The other day, I came across this article from 1938 entitled 'Needed Research in Music Education'. Leaving aside the "nobody under forty-five" bit (lets just make that "nobody"!), it's another to add to my collection of quotes which basically say "someone should be researching adult learning in music". They pop up in the literature every few years, whilst actual research into adult learning appears at a slow trickle. They're one of the things that keep me going with my research, when the thought of the long, slow process seems overwhelming.
Articles about adults learning music appear in the more mainstream press now and then too - why it's good for our (ageing) brains, the story of someone deciding to take up the piano after dreaming of playing for years. I was pleased to spot a magazine article this week about the benefits of learning music as an adult, but then rapidly disappointed by lines about "demoralising (or just plain boring) school lessons" and "shake off the shackles of childhood piano lessons and start having fun". There's nothing necessarily wrong with teaching yourself or making use of YouTube videos, as the article suggests, but this disparaging view of music teaching got my back up. Yes, there are boring/ miserable lessons/ teachers, but there are so many teachers that I know who are trying their best to make learning music enjoyable and engaging for all ages.
Although the article pushes the social benefits of music, it takes confidence to go and join a group - I'm not sure how easy some people will find it to step out from behind their computer and go out to play in public. That can be something that a teacher can help to 'hold your hand' through, playing with you in lessons, arranging informal opportunities for you to play with and in front of other people, suggesting suitable ensembles to try out. Going along to lessons is a social interaction in itself, and don't we spend enough time in front of a screen as it is?!
I have a couple of other issues with dependence on video lessons - firstly, there isn't someone there observing you and helping you out. I've come across adult learners who've struggled with teaching themselves through online courses, because they're trying to follow a set of 'one size fits all' instructions. The instrument hasn't been set up properly for their particular body shape and size, their hand position is all wrong for the length of their fingers, and they're wondering why it doesn't sound right, and even more worryingly, it feels uncomfortable. Look at just a few clips of professional flute players and you'll see variations in how they use their hands, arms, mouths - because bodies aren't all made the same! This is something that a teacher can help to work out, helping you to avoid injuring yourself at the same time (it might seem difficult to injure yourself with an instrument but the damage that musicians do to their bodies is a big issue - if you're doing a repetitive movement many times, you want to be doing it in the best way possible). They're also there to help with the mental and emotional aspects of learning - supporting you through the frustrating times and helping you navigate the process of learning music alongside all the other challenges in life. I entirely understand that it costs more to take lessons than to watch YouTube for nothing (and clearly I have a vested interest in people taking lessons!), but I wonder whether sometimes 'free' isn't the bargain it seems to be.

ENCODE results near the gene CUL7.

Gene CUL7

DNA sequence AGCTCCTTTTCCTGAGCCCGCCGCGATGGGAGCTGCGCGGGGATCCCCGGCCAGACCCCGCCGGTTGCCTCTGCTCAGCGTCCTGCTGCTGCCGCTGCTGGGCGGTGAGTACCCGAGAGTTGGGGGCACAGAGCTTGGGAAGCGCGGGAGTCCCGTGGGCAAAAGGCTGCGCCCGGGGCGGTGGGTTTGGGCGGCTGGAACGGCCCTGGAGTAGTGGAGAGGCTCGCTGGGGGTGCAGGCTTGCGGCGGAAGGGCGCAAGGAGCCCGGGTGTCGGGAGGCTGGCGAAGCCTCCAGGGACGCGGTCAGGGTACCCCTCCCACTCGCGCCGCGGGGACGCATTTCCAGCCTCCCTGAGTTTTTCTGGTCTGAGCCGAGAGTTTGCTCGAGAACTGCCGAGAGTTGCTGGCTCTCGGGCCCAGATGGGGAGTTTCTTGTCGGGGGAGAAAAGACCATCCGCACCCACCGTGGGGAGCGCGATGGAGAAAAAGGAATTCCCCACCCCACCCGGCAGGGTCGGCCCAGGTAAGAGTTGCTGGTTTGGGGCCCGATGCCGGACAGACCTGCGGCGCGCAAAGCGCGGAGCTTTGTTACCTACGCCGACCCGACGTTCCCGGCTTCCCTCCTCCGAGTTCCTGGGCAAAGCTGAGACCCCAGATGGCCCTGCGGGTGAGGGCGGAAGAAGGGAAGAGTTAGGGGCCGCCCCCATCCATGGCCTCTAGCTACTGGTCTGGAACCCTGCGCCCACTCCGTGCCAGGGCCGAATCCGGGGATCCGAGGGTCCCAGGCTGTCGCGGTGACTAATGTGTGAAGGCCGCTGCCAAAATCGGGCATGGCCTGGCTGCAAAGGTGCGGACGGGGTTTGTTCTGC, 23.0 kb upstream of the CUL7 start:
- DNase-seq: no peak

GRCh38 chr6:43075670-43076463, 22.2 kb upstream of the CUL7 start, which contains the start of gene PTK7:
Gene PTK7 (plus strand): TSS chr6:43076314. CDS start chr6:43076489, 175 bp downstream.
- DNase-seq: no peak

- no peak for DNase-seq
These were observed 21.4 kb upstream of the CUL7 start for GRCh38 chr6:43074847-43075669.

My other issue is an apparent obsession with speed (of learning, not of playing!) - online teaching resources I've seen use phrases like "fast-track your results". One, specifically for adults, promises to "skip the simplistic and slow approaches used with children and will get you playing in no time". While I'm not doubting - and research, including my own, suggests - that adults need some different approaches to children, I am wondering what's so wrong with 'simplistic and slow'? I certainly see a desire for quick results in many students (as much in children as adults, I would say), but surely there is nothing wrong with taking your time? As well as getting away from the screen, why can't learning music also be a change in pace from the rest of life? I'm reminded of the 'slow food' movement which celebrates traditional methods of growing and cooking, and of the trend for mindfulness which encourages people to slow down and observe. Why should learning music be a race? Why shouldn't we enjoy the gradual process, and celebrate the beauty of playing something simple well.
Perhaps adults do want quick results. Maybe they don't want teachers (although my research suggest that that plenty of them do, and that the teacher-student relationship is really important). I suspect that what really works well for most learners, whatever their age, is a combination of approaches - individual lessons, playing with groups, making use of some online resources, experimenting on their own. We need to look at what benefits learners most - musically, but also mentally and physically - is it the quick fix that seems initially most appealing, or is it taking your time and immersing yourself in the long, wonderful process of learning? We could say that 'slow and steady wins the race' but I think what's most important is that it isn't a race!